Wednesday, July 10, 2013

Is restitution part of the sentence? If so, does Apprendi apply?

In Kansas, restitution is part of a defendant's sentence: "Restitution is one of the dispositions authorized by K.S.A. 21–4603d, and it therefore constitutes part of a criminal defendant's sentence. K.S.A. 21–4603d(b)(1)."  State v. McDaniel, 292 Kan. 443, 446, 254 P.3d 534 (2011).   So, does Apprendi  apply to a determination regarding restitution?  Courts around the country have been reluctant to so hold, either finding that restitution is not part of the criminal sentence or that Apprendi only applies to incarcerative sentences or incarcerative portions of sentences.

Recently, in Southern Union Co. v. United States, the SCOTUS soundly rejected the latter rationale, applying Apprendi to the imposition of criminal fines. In that case, the amount of the fine was tied to the number of days the statute was violated. The SCOTUS noted that "the salient [historical] question here is what role the jury played in prosecutions for offenses that did peg the amount of a fine to the determination of specified facts—often, the value of damaged or stolen property. Our review of state and federal decisions discloses that the predominant practice was for such facts to be alleged in the indictment and proved to the jury." 132 S.Ct at 2353 (emphasis added). The SCOTUS held that the district court's factual finding as to the number of noncompliant days violated Apprendi.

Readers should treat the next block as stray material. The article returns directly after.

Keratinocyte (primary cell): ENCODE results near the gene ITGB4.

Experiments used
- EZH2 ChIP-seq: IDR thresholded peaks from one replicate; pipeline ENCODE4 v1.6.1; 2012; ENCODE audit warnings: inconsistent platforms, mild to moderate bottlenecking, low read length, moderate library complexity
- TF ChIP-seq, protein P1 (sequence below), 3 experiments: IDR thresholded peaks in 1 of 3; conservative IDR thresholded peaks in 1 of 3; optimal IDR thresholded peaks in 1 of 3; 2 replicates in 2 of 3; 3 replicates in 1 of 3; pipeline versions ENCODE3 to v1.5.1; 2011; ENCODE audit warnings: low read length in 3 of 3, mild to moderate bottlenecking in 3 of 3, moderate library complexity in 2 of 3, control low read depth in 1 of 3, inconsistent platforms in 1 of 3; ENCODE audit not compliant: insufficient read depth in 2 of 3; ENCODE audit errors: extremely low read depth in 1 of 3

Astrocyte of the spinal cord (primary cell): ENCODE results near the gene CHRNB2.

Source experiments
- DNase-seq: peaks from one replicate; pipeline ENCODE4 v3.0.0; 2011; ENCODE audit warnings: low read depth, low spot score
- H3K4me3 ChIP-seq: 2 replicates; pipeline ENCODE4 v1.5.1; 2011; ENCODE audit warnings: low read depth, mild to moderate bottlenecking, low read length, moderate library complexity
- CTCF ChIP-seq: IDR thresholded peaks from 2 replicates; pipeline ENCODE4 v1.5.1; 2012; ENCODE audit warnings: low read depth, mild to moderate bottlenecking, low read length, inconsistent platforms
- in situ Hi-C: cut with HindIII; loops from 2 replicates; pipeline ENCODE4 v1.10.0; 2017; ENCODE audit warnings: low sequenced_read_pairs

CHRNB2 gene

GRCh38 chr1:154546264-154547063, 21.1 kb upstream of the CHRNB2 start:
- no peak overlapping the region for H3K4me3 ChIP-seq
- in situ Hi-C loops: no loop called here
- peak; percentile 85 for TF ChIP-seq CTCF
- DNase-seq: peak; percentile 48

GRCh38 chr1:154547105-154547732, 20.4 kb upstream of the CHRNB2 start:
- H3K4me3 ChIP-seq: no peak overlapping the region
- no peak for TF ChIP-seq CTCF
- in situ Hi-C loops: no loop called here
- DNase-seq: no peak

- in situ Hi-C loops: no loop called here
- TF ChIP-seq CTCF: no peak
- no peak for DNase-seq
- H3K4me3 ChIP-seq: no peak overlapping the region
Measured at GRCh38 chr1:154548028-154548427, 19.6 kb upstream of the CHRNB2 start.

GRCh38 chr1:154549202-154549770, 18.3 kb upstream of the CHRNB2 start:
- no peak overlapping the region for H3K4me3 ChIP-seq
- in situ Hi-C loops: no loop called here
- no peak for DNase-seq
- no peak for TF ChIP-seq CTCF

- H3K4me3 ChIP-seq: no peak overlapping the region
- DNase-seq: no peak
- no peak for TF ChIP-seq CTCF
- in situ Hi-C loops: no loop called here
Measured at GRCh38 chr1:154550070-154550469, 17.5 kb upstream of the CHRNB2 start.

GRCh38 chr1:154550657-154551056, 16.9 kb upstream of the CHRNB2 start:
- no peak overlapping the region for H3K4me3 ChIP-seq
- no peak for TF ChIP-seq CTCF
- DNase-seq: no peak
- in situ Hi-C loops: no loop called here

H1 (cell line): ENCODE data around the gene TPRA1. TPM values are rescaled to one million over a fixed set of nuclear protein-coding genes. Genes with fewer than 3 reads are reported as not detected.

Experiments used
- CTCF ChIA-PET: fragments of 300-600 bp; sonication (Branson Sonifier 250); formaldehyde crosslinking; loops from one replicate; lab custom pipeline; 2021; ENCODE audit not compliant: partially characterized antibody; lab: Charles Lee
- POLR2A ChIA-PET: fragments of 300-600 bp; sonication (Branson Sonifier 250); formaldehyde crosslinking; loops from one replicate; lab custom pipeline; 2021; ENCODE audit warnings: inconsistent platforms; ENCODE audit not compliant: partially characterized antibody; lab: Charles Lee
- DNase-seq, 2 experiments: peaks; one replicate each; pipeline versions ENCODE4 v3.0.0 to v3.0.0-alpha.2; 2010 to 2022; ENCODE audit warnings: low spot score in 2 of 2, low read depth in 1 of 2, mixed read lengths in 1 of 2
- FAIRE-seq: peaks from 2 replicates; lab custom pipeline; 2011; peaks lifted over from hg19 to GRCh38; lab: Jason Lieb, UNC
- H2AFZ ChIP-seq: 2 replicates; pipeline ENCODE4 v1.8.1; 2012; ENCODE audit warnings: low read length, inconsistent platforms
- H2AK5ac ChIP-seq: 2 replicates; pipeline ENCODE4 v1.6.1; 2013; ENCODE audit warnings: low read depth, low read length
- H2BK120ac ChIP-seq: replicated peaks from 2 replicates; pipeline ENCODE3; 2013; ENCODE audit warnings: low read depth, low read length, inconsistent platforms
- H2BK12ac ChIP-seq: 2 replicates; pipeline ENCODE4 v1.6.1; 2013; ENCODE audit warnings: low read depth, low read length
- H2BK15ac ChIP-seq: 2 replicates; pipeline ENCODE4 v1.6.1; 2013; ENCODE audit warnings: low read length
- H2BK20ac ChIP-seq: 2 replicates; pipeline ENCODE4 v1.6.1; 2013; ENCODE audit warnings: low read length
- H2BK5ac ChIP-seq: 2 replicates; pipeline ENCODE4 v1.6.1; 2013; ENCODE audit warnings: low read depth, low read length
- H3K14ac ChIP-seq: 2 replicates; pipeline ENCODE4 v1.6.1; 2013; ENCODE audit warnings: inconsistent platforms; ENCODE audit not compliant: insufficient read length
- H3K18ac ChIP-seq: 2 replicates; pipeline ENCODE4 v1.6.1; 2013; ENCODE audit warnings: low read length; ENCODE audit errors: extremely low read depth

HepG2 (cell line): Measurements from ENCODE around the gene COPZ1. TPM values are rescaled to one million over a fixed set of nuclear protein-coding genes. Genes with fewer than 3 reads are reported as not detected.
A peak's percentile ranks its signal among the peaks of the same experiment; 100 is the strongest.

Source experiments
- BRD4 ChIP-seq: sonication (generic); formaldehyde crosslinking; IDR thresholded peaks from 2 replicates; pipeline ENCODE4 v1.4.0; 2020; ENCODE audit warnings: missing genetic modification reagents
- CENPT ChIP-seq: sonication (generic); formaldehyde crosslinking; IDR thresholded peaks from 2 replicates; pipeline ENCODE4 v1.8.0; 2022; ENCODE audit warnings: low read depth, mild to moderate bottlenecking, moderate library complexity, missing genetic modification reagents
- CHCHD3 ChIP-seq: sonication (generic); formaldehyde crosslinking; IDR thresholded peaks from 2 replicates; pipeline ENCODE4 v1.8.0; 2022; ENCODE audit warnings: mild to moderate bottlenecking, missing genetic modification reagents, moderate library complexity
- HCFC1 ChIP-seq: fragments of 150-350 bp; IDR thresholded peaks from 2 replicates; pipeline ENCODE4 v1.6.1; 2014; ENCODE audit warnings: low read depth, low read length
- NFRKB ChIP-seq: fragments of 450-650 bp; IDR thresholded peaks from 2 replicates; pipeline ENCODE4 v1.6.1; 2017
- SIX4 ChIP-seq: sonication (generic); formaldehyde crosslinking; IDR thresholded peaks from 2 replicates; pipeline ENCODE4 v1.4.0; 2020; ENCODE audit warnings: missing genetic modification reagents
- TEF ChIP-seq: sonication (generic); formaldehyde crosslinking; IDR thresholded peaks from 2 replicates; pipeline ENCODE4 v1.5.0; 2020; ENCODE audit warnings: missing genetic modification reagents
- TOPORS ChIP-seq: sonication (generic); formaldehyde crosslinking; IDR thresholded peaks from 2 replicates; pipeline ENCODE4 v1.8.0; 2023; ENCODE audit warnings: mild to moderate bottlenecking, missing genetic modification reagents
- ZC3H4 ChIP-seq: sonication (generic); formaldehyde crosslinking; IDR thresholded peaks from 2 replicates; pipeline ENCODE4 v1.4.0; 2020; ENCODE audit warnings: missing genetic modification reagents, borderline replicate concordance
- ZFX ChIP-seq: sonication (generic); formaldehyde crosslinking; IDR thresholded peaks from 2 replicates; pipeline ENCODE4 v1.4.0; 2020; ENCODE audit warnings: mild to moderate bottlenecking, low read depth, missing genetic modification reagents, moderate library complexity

So, is restitution in Kansas pegged to a determination of specified facts?  In a very recent decision, State v. Hall, 2013 WL 3242252, the KSC reminded us that determining restitution is very factual in nature:  “Determining the value of an aggrieved party’s loss raises an issue of fact.”  In addition, at a restitution is pegged to a “factual finding” of causation between the crime and the victim’s loss.
 
Is restitution part of the criminal sentence?  McDaniel says yes.  Does the amount of restitution pegged to specified factual determinations?  Hall says yes.  Does Apprendi  apply to such determinations?  Southern Union says yes.

So, Kansas practitioners should strongly consider making an Apprendi challenge whenever the state seeks restitution in a criminal case.

No comments: